The Early Sessions
Jain, R., “CFD Hover Performance and Transition Predictions on the PSP and HVAB Rotors using CREATETM-AV Helios,” AIAA-2022-1549, AIAA SciTech 60th Aerospace Sciences Meeting, San Diego, CA, 3-7 January 2022.
Computational Fluid Dynamics (CFD) predictions of hover performance and laminar-turbulent boundary layer transition locations are obtained for the Pressure Sensitive Paint (PSP) and the NASA/US Army Hover Validation and Acoustic Baseline (HVAB) rotors. The PSP is a 11.08 foot diameter, 4-blade, Mach-scaled rotor, installed on a modified Rotor Body Interaction (ROBIN-mod7) fuselage. It has a tip Mach of 0.58 and tip Reynolds number of 1.05 million. The HVAB rotor has the same size and planform as the PSP. It is installed on the ARTS test stand. It operates at a higher tip Mach of 0.65 and a higher tip Reynolds number of 1.26 million. Calculations are made using CREATE-AV Helios with NASA Overflow and NASA FUN3D as near-body solvers. PSP rotor predictions are obtained using the Langtry-Menter γ-Re_θt (LM) model with and without a crossflow transition model. A modified version of the LM is used that accounts for Galilean invariance. The predictions agree well with the test measurements obtained in Rotor Test Cell (RTC) at NASA Langley Research Center. Pre-test predictions are reported for the HVAB. Besides the LM, predictions are also with the Amplification Factor Transport (AFT) model and good overall agreement is seen between the two.
Zhao, Q., and Sheng, C., “Predictions of HVAB rotor in hover using hybrid RANS/LES Methods – II,” AIAA-2022-1550, AIAA SciTech 60th Aerospace Sciences Meeting, San Diego, CA, 3-7 January 2022.
Aerodynamic performance and flow physics of a Hover Validation and Acoustic Baseline (HVAB) rotor is further investigated using hybrid RANS/LES simulation methods. A wall-adaptive local eddy-viscosity model (WALE) is coupled with two Reynolds averaged Navier-Stokes models: the Spalart-Allmaras one-equation turbulence model (SA) and the Menter Shear Stress Transport two-equation turbulence model (SST). Computational results are validated with the experimental data and are compared with the RANS solutions in the prediction of HVAB rotor in hover.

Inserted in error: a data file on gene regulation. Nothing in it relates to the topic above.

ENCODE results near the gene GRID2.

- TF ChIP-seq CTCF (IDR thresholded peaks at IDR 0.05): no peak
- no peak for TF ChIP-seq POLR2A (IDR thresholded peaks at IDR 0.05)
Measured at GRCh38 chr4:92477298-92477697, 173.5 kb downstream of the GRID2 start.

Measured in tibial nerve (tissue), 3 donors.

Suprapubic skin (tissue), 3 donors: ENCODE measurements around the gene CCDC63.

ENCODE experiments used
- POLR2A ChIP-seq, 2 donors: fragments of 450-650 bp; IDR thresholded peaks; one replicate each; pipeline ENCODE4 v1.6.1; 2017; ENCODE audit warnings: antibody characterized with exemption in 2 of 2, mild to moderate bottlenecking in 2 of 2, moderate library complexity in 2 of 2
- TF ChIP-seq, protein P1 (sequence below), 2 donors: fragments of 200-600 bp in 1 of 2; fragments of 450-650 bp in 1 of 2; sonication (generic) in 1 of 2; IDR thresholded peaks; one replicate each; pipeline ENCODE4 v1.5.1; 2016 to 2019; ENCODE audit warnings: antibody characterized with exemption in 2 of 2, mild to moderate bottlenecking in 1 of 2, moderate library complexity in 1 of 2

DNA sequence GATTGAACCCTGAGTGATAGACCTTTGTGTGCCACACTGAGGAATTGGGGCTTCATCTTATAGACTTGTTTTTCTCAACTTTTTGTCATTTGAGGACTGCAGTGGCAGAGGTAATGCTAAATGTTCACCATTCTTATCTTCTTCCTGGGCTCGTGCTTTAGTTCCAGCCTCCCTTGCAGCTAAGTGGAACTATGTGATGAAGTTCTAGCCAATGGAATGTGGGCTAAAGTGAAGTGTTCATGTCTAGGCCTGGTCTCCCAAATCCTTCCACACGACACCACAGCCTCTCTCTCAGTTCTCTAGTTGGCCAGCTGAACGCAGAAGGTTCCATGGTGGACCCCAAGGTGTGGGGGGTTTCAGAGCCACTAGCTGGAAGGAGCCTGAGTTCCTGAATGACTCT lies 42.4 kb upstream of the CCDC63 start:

Abras, J., and Hariharan, N., “Machine Learning Based Physics Inference from High-Fidelity Solutions: Vortex Core Data Extraction,” AIAA-2022-1683, AIAA SciTech 60th Aerospace Sciences Meeting, San Diego, CA, 3-7 January 2022.
The field of machine learning is broad, covering many different areas and applications. The current paper focuses on the application of machine learning techniques for the automation of vortex core extraction from 3D computational results from hovering rotor wakes. The methodology leverages a combination of supervised convolutional neural networks and unsupervised clustering machine learning techniques. This effort builds on prior work with the addition of object localization and unsupervised clustering methods to enhance the efficiency and robustness of the process. The combined machine learning process to extract vortex core data is successfully demonstrated on multiple rotor wakes. Application of this methodology to investigate computed hover-wake breakdown is further explored. Extraction of vortex core properties such as peak-to-peak tip vortex profiles from 3D rotor wake computational data is an intensely manual and time-consuming process – the current work makes this process fully-automated using Machine Learning underpinnings.
Carnes, J., and Coder, J., “Impact of Off-body Schemes on Hovering Rotor Wake Breakdown and Predicted Performance,” AIAA-2022-1684, AIAA SciTech 60th Aerospace Sciences Meeting, San Diego, CA, 3-7 January 2022.